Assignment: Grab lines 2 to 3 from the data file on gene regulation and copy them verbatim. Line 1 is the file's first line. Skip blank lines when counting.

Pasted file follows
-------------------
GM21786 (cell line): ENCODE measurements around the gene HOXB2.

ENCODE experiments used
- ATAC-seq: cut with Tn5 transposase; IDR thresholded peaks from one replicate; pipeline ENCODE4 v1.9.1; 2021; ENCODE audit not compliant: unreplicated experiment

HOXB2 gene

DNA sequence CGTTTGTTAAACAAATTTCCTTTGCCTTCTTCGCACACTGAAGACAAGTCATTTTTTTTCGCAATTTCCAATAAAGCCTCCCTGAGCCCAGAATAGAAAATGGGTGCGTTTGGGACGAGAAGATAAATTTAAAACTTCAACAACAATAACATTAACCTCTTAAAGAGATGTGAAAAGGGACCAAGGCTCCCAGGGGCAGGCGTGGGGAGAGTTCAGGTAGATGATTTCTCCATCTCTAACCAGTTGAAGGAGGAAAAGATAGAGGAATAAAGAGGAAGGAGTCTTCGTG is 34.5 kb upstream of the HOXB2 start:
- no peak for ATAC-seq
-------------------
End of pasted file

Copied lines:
ENCODE experiments used
- ATAC-seq: cut with Tn5 transposase; IDR thresholded peaks from one replicate; pipeline ENCODE4 v1.9.1; 2021; ENCODE audit not compliant: unreplicated experiment